The elbow can be used in seven ways: horizontal, diagonal-upwards, diagonal-downwards, uppercut, downward, backward-spinning and flying. From the side it can be used as either a finishing move or as a way to cut the opponent's eyebrow so that blood might block his vision. The blood also raises the opponent's awareness of being hurt which could affect his performance. This is the most common way of using the elbow. The diagonal elbows are faster than the other forms, but are less powerful. The uppercut and flying elbows are the most powerful, but are slower and easier to avoid or block. The downward elbow is usually used as a finishing move.
There is also a distinct difference between a single elbow and a follow-up elbow. The single elbow is an elbow move independent from any other move, whereas a follow-up elbow is the second strike from the same arm, being a hook first with an elbow follow-up. Such elbows, and most other elbows, are used when the distance between fighters becomes too small and there is too little space to throw a hook at the opponent's head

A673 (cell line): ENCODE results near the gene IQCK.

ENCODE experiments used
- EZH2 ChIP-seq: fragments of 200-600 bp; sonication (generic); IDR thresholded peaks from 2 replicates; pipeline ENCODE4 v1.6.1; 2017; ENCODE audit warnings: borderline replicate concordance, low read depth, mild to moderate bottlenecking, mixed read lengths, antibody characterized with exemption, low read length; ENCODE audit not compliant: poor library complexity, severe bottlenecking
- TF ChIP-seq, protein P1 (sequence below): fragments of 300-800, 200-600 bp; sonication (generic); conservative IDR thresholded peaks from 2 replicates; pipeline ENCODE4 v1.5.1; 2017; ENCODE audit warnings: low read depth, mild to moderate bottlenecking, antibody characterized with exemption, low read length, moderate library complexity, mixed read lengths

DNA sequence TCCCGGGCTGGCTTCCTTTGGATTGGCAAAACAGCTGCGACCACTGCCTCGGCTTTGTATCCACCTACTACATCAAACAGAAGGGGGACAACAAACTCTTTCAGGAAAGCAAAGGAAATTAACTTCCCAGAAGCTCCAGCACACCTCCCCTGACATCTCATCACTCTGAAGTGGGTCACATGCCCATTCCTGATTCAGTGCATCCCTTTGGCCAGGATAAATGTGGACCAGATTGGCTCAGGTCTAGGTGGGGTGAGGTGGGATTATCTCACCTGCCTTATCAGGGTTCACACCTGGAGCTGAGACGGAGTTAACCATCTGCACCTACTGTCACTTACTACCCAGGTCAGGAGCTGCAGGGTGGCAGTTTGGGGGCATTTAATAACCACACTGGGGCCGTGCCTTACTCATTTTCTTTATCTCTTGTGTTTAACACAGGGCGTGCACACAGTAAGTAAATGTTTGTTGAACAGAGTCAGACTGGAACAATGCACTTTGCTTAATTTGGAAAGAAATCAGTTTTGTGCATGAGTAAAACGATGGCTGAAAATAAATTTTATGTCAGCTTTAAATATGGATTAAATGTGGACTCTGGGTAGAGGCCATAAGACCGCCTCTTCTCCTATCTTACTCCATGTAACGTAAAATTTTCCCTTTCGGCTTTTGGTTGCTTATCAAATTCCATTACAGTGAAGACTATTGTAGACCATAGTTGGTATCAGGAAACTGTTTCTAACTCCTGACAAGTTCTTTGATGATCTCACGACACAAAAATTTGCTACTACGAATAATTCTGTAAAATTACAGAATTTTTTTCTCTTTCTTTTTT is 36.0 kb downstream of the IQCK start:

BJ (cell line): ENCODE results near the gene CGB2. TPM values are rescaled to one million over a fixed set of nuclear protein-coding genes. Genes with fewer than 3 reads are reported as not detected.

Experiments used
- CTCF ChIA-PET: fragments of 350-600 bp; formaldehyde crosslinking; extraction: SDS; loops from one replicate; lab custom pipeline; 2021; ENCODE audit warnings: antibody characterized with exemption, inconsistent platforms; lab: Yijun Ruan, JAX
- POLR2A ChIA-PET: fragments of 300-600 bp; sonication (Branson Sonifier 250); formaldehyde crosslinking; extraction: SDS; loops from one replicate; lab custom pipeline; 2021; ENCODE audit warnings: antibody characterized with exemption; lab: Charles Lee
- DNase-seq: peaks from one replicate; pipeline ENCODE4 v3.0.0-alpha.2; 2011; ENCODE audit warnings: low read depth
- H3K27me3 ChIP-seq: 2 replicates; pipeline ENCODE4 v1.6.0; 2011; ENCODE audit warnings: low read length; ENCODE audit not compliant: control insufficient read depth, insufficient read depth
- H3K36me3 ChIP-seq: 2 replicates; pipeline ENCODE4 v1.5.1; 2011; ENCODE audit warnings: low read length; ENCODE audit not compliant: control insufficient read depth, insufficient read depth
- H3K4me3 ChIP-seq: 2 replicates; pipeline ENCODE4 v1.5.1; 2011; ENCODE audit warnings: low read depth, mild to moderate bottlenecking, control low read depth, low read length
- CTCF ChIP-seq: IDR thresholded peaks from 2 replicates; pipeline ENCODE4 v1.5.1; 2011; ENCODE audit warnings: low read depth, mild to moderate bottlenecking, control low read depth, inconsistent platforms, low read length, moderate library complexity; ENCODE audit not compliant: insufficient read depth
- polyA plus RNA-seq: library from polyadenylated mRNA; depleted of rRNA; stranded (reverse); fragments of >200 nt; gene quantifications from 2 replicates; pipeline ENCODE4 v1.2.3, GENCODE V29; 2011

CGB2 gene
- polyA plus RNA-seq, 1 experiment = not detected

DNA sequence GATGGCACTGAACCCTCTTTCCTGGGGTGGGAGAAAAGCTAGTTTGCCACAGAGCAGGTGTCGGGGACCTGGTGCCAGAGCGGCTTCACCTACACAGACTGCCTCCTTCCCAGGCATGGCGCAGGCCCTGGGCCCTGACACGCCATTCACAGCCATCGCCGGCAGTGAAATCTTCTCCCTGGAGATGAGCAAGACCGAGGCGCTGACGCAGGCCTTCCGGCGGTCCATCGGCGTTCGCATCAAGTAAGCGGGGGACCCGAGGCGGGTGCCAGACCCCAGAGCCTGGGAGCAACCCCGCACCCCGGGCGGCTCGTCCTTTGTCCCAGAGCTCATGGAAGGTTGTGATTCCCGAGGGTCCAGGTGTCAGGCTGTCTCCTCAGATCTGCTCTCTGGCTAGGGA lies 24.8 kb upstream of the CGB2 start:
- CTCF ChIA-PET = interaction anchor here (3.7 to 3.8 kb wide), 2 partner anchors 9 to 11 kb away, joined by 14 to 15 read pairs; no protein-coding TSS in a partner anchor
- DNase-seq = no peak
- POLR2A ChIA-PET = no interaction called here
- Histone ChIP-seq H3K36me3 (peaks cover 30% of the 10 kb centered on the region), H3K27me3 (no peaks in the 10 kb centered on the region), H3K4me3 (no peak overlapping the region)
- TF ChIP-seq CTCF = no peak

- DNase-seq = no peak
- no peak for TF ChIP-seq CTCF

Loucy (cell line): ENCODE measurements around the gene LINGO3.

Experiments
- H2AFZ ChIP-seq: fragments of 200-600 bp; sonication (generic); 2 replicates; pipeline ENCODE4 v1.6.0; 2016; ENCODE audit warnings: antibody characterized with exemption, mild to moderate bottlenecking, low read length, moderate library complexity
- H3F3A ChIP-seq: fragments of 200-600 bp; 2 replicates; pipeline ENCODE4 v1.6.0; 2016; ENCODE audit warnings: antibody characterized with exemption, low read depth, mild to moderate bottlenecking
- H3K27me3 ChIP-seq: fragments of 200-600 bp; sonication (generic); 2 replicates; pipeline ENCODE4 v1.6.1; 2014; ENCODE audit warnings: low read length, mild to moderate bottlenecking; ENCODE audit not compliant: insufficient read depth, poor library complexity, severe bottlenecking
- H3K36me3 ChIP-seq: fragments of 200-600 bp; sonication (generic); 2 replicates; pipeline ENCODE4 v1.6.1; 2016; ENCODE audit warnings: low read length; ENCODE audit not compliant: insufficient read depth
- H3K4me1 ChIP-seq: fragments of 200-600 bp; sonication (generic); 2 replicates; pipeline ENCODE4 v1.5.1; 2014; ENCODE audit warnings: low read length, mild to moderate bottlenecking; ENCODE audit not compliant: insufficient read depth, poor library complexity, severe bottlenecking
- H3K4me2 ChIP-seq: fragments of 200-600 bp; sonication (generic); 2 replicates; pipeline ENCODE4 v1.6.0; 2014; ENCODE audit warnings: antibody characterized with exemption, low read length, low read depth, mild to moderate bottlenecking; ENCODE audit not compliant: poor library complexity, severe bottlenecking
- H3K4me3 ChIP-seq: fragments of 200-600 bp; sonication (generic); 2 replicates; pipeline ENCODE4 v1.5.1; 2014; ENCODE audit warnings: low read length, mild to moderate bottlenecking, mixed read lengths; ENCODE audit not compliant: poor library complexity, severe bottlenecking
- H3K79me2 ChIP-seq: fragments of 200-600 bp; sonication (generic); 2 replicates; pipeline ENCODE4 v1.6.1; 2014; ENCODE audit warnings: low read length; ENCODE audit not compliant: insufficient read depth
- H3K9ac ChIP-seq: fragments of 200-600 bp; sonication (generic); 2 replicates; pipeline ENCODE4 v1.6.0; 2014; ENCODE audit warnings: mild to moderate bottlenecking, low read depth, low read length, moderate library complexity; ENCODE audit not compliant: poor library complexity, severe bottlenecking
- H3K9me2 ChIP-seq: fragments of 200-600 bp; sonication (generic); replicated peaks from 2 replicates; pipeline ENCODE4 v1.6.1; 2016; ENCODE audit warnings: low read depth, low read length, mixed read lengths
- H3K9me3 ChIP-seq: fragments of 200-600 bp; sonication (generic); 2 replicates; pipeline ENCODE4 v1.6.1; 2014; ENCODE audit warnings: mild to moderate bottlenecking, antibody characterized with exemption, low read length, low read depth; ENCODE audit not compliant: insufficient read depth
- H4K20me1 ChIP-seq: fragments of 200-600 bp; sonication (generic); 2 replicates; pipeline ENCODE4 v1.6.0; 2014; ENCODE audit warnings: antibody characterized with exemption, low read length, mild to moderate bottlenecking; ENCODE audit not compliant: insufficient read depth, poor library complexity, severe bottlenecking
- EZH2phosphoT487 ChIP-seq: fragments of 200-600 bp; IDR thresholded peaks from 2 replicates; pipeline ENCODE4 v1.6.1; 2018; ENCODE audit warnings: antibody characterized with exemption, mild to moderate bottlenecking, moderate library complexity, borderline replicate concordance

Muay Thai The Most Distinguished Art of Fighting (Text-book of Pahuyuth) , Panya Kraitus and Dr. Pitisuk Kraitus, Third Edition, Special Revised, 1992, Panya Kraitus, Phuket, Thailand.
Muay Thai Kickboxing - The Ultimate Guide to Conditioning, Training and Fighting, Chad Boykin, 2002, Paladin Press, Boulder, Colorado.
Thai Kickboxing For Beginners - Peter Belmar, 2006, Lulu Press. Muay Thai: A Living Legacy - Kat Prayukvong, 2006, Spry Publishing Co., Ltd.